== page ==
By Dee Longfellow
There is no doubt that James “Pate” Philip, Jr. was a powerful man who everyone knew – or wanted to know.
At political and social events alike – here at home and in Springfield – there was virtually always a group of people lined up with business cards in hand to talk to the influential official as he rode the “red wave” of Republican politics that covered much of the state (except Chicago!) and remained for several decades.
Former state Senate President James Peyton “Pate” Philip Jr. passed away on Tuesday, Nov. 21, with his wife Nancy by his side.
He was the longest-serving Republican as Senate President, holding the post from 1993 to 2003. He was the last Republican to hold the job, as he retired from public service just before what some call the “blue wave,” as Democrats have dominated state races, a trend that appears to be continuing.
A lifelong Republican, Philip who began his political career in 1965 as York Township auditor, then was elected to the state House the following year, and to the state Senate in 1975.
Throughout his political career, Philip was often criticized for his remarks about Chicago and minority communities. In one well-publicized incident, when asked his thoughts on bilingual education, Philip replied, “Let ‘em learn English.”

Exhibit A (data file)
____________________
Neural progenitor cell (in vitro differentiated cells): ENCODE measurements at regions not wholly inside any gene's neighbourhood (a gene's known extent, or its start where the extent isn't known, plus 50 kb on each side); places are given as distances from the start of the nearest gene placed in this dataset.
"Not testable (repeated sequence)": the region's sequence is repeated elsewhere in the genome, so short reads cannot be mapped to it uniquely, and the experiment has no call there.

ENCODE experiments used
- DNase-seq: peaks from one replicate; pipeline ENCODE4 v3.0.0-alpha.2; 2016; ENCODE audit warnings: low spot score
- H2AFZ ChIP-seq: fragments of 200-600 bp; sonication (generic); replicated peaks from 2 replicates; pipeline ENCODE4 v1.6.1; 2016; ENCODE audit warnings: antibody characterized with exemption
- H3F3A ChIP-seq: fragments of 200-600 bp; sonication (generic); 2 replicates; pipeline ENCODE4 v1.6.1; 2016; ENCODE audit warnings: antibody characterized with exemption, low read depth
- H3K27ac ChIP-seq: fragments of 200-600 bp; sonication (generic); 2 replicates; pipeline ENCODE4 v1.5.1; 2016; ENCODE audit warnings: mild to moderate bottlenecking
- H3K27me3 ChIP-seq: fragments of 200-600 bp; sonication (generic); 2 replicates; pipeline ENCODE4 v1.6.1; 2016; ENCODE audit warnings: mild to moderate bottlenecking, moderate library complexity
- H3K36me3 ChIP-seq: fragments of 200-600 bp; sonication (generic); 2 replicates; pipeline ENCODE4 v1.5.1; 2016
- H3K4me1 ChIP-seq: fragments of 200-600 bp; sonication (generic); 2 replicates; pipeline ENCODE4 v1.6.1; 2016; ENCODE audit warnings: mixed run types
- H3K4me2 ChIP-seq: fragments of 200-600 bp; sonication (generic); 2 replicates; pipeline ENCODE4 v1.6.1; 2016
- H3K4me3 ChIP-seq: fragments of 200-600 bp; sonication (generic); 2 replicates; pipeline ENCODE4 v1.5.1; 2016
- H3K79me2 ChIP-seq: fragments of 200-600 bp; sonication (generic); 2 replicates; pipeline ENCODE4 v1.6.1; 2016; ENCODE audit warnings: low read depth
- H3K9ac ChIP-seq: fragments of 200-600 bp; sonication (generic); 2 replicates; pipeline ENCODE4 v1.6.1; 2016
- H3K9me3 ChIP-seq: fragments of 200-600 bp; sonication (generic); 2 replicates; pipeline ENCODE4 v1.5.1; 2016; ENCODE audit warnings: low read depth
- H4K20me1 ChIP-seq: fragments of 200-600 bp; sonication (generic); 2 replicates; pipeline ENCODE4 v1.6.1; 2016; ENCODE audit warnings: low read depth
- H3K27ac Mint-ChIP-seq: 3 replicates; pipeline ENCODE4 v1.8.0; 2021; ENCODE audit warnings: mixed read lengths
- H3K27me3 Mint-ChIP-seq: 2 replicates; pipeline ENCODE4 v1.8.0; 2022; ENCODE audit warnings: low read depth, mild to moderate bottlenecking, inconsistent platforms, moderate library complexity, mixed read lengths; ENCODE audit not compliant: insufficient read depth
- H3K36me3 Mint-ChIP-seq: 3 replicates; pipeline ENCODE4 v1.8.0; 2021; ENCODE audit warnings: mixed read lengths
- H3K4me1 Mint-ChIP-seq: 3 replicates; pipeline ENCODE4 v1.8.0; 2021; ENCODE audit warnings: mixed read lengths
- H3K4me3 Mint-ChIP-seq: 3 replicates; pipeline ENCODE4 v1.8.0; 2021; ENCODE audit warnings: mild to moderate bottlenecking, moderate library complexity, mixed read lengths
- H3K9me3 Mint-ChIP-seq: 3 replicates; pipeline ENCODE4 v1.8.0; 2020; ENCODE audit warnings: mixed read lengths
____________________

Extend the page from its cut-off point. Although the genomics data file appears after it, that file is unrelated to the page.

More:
“It’s a sad day,” said DuPage County Republican Party Chair and county board member Jim Zay. “You won’t see a leader like Pate anymore.”
Former state representative and current DuPage County Board Chair Deborah Conroy, an Elmhurst Democrat, recalled thinking Philip was “the greatest Republican political mind in DuPage County” when she was coming up in politics.
Born and raised in Elmhurst, Philip served in the U.S. Marine Corps in the early 1950s, after which he attended Kansas State University and held a career as a district sales manager for Pepperidge Farm Bakeries.
Former state representative and current DuPage County Board Chair Deborah Conroy, an Elmhurst Democrat, told the Daily Herald Philip was “the greatest Republican political mind in DuPage County” when she was coming up in politics.
Fellow Republican Jim Durkin, who was a legislative leader along with Philip, was interviewed by WBBM Newsradio on Tuesday, Nov. 21.
“I think that that world is over,” Durkin said. “We should be in a place where we have leaders who are going to say, ‘We are going to cut the you-know-what out. Let’s just get some things done.’”
Durkin also praised Philips’ Democratic counterpart in the Senate, Phil Rock of Oak Park, for working with the other side of the aisle.
“They were adversaries, but they also knew that they had to sit down and find compromise. And they did, on a lot of things.”
“It’s a sad day,” said DuPage County Republican Party Chair and county board member Jim Zay told the Daily Herald. “You won’t see a leader like Pate anymore.”
There will be no wake and burial is private.